Yoo: I was critical of the Obama administration for overusing drones, not expanding drones, but choosing to use drones as the answer every time when they could locate a terrorist threat. It seems to me that the preference would be to try to capture terrorist leaders rather than to drop or guide a precision guided missile on them from a drone. I’ve always actually been puzzled by people who think this would be somehow be better for human rights too, that drones are a better solution. I think that they’re not. I think they make a lot of sense when you can’t capture safely a terrorist leader. But for example, even in the case of the Osama bin Laden raid, I don’t understand why the United States didn’t just capture Osama bin Laden rather than kill him. And the reason why is because that is our primary source of intelligence on pending new threats is what do the terrorist leaders know. That’s a different question than how broadly can we use drones or cyberweapons legally. So, you can have a broad use of them, but when it comes to individual cases, you can choose what kind of approach or what kind of weapon you want to use. So, I think we are on the cusp of broad change in the way technology affects war. And we’re just starting to see it. Drones is just the first of a lot of changes coming down the road. Cyberwarfare, things we’ve been seeing in the press are another example. But we haven’t really seen them really fully deployed in conflict between nations. And so, I argue that the United States shouldn’t restrain itself in developing these weapons because I think they’re actually better for humanity because they’re more precise, they inflict less damage. I think we should only encourage weapons that cause less harm, not more.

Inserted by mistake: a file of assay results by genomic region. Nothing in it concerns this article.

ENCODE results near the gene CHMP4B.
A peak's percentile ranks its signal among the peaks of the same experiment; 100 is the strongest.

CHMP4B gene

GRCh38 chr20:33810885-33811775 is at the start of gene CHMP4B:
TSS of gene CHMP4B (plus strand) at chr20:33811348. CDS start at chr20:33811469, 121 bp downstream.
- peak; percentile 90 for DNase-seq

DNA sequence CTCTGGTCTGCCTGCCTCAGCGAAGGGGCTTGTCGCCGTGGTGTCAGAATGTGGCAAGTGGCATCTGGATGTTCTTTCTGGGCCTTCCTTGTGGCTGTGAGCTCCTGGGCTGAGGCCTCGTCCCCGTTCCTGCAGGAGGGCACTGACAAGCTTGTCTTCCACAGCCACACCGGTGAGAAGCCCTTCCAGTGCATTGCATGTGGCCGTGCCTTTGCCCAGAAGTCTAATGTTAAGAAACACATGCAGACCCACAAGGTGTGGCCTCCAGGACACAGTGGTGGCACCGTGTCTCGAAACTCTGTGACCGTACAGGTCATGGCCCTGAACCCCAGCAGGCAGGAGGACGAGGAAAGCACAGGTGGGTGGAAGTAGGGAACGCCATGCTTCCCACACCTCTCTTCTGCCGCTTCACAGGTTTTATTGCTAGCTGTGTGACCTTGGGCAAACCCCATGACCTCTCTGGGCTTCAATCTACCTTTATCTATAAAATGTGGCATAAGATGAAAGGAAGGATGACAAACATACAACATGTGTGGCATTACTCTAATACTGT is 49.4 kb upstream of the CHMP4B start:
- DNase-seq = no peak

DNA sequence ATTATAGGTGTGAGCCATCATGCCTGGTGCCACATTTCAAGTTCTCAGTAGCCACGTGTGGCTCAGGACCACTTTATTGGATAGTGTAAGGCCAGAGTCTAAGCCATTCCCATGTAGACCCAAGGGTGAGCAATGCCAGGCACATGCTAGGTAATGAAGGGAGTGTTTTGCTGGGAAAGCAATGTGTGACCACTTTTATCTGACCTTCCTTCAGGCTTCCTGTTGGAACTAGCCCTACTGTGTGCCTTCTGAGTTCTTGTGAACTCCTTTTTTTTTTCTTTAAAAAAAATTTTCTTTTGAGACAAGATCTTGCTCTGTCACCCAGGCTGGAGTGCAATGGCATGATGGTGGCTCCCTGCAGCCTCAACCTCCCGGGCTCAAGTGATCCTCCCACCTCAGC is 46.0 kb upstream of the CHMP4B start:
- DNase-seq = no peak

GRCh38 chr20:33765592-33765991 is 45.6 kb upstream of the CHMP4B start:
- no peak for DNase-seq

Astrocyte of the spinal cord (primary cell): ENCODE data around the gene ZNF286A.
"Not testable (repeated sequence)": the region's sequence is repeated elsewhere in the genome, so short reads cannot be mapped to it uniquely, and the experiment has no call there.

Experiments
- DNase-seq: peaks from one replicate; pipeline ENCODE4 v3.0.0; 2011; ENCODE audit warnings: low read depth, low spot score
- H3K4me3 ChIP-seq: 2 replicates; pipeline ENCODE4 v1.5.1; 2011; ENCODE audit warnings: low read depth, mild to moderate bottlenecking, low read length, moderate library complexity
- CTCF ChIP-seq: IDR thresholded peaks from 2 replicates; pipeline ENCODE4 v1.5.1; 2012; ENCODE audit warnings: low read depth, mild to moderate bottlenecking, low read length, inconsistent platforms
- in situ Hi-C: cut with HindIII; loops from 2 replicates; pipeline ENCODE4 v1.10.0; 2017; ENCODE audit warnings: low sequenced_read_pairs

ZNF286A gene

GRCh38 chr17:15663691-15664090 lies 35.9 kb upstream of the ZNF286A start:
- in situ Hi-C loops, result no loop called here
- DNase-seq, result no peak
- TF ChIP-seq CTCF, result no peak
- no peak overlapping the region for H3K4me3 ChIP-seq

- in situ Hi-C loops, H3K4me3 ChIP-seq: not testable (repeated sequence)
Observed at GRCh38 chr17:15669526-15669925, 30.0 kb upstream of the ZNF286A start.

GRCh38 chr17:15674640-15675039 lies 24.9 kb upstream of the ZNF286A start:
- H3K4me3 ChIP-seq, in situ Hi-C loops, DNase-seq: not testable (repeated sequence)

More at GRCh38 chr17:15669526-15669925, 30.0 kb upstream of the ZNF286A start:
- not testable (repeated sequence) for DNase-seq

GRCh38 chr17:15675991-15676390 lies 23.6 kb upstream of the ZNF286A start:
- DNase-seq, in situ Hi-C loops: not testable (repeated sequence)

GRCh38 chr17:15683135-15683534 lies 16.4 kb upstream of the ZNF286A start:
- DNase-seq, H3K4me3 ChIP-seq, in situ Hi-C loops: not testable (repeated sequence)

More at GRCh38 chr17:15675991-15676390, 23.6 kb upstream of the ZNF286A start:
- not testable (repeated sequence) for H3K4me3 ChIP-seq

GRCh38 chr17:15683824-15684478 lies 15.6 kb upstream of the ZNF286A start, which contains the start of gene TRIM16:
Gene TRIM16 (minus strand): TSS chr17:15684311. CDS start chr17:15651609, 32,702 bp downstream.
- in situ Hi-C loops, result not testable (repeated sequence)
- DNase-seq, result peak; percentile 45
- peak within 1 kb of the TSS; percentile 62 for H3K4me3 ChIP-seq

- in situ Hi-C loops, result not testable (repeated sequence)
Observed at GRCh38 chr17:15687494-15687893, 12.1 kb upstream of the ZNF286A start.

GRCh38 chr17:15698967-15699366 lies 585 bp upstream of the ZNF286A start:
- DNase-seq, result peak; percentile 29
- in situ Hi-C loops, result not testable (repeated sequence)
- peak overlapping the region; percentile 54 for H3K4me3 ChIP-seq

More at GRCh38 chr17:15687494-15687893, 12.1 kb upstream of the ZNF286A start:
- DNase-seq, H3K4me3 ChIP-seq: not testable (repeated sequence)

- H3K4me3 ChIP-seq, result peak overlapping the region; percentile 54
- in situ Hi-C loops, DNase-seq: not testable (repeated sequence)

CJLPP: Regarding Obama’s airstrikes in Libya, there were question raised regarding whether or not this situation constituted “hostilities”, with the Obama administration arguing that it did not. So, how would you define “hostilities” in the light of new technologies, specifically with drones? Do drone strikes count? And what about Trump’s action today with the “Mother of all Bombs,” referring specifically to the most powerful non-nuclear weapon that the United States possesses that was dropped on Afghanistan today (April 13th, 2017)?

Yoo: You mean like the bunker busting bomb? So, I don’t take seriously the Obama administration’s claim that the Libyan air war wasn’t a war or wasn’t hostilities because it was conducted from the air and there were no ground troops. It just doesn’t make any sense. And at the time I criticized the justification. That’s because they wanted to take the position that the President wasn’t really exercising much power, which I think is kind of silly. If the United States drops a bomb and kills the head of state in another country, that’s certainly “hostilities.” It doesn’t matter whether it’s done by air or ground. So, I don’t think it’s a very serious argument. So, I think the Libyan War was “hostilities.” I think it was a war. I think our attacks on Syria are acts of war, and are hostilities too. That just goes to my point, the only way to reconcile that practice, I think, with the Constitution, is if you have the view that the President can wage hostilities without a declaration of war. If you have the view that a lot of, I think, liberal scholars have, that Congress has to approve all hostilities, then you have to think that the Libyan War was unconstitutional, that the Syrian intervention is unconstitutional, that a lot of the fighting in Iraq was unconstitutional. I don’t have that view, but I think if you do, then how do you reconcile them? I think critics would have to say that it’s unconstitutional, the President has to stop, which has never been the practice of our country.


CJLPP: How do you then define hostilities in the light of new technologies? Would all of these technologies count as hostilities?

Yoo: I don’t think the type of technology makes a difference as to whether it’s war or not. It’s the effect. So, if you kill someone—a member of the enemy’s armed forces—with a drone, a bomb, ground troops, I think it’s all a state of war. I don’t think it should matter what tool you use. It’s what effect it causes.